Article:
Monitoring innovative success

How is it that a Canadian manufacturer is increasing revenues by an average 40 per cent for each of the past five years when all its competitors have only single digit growth? BW Technologies Ltd. of Calgary, Alta., has racked up an impressive 52 per cent growth with the year ended this past April. Their success is due to starting off with an exceptional product backed by a multi-prong approach to streamline front and back office operations that in turn ensure a quick response to customers.

It all began when the current president and CEO Cody Slater saw a drab, bulky, expensive and hard to read device used for detecting poisonous gas in oilfield operations. Though just 24 and seemingly on his way to be an astrophysicist, his hobby of fixing TVs and tinkering with electronics gave him the insight to come up with a better alternative to the existing device. He created the Rig Rat, the first solar-powered, wireless gas detection system for remotely located drilling rigs. Soon after, Slater founded BW Technologies in 1987 and the company has since been designing and manufacturing a full range of gas detection equipment.

Earlier this fall, Slater and Barry Moore, an industrial designer and the company’s vice president of product development, received the Westaim Manning Innovation Award for revolutionizing the gas-monitoring industry with their GasAlert line of instruments.

BW today makes and sells more than 15 instruments for detecting poisonous and explosive gases to customers in industrial and commercial environments around the world. The company has offices in Europe and the U.S., plus 620 worldwide distributor locations for industries such as pulp and paper, oil and gas, fire rescue, municipalities and mining. It sells about 4,000 units per month of its most popular zero-maintenance product, the portable GasAlertClip for

monitoring poisonous hydrogen sulphide or carbon monoxide. They sell portables, fixed and standalone products, with the portable units representing 80 per cent of their sales. They translate their manuals into nine different languages.

Success never rides on product alone for long. As can be expected, the competition soon followed suit with their own versions of the disposable gas monitor. But where BW maintains the edge is through customer support by streamlining operations from product design through to manufacturing and product delivery. Many of these enhancements have occurred this year.

For example, full manufacturing has been brought in-house. BW invested $500,000 in new surface mount technology to produce its own printed circuit boards, reducing manufacturing costs and improving the company’s ability to keep up to global demand for its products. Last year, more than that was paid to outside Contract Electronic Manufacturers with estimates to rise to $740,000 for this year and more than $900,000 for the year following. BW management expects that by vertically integrating the printed circuit board process with the new MYDATA and EKRA automated equipment, they will comfortably recuperate the costs within one calendar year, says Kevin Meyers, vice-president of operations.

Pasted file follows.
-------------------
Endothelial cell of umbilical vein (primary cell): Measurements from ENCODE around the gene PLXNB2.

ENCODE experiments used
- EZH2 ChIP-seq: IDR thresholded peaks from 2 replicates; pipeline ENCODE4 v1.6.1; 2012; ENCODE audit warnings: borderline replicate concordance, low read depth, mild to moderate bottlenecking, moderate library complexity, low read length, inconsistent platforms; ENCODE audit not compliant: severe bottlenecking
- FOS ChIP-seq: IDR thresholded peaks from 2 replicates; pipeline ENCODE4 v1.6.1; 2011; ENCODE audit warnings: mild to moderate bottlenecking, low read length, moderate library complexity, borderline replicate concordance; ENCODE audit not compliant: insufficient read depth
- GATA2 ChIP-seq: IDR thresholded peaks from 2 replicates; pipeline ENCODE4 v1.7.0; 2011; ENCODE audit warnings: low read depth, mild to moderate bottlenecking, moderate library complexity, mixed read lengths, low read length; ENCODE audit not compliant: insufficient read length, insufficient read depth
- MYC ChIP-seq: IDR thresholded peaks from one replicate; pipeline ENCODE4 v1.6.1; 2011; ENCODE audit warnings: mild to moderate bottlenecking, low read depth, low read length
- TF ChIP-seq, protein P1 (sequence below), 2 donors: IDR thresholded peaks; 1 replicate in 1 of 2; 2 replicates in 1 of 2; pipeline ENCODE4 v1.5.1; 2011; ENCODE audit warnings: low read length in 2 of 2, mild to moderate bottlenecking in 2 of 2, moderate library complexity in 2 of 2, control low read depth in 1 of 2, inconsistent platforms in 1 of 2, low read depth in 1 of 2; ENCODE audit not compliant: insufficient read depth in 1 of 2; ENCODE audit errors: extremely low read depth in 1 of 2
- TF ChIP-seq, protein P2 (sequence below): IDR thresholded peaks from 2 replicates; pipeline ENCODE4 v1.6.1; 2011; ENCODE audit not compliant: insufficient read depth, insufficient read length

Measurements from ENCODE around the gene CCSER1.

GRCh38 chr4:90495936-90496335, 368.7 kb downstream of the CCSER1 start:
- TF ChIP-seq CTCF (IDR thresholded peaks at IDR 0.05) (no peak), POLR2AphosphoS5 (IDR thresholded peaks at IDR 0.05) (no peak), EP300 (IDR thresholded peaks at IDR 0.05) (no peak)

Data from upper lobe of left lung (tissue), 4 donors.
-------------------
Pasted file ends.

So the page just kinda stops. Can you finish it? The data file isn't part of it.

In addition, the company will be able to provide BW’s research and development department with prototype boards, dropping the current outsource time of four weeks to 48 hours. This is a fully automatic process where BW will be able to produce panels of printed circuit board assemblies every five to ten minutes and run the machinery for about five hours each day. BW will be able to produce 250 panels every week with the capability of producing up to 800 in the future.

Bringing that capability in-house means BW can offer customers shorter lead times. “We’re better able to react quickly to our large customers’ demands,” says Meyers. “If we get a 400-piece GasAlertClip order, we can turn it around in very short order.”

Meyers reports that outsourcing lead times were one week to three weeks. Now, with their in-house capabilities, they’ve cut that down to 24 hours to do circuit boards and seven to 10 days to complete the units.

Further, the in-house capabilities boosted their R&D strength. “When we have a new product (to be prototyped), we had to hand populate all the boards or send them to an outside vendor,” Meyers adds. “That took three to four weeks as opposed to 48 hours for prototyping.

Meyers says they spent $1.9 million per year in product development for each of the past two years. That includes designing, engineering and prototyping.


Not surprisingly, the company has equipped its engineering department with computer aided design/computer aided manufacturing (CAD/CAM) programs. It uses Dassault Syst

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Jim Love, Chief Content Officer, IT World Canada

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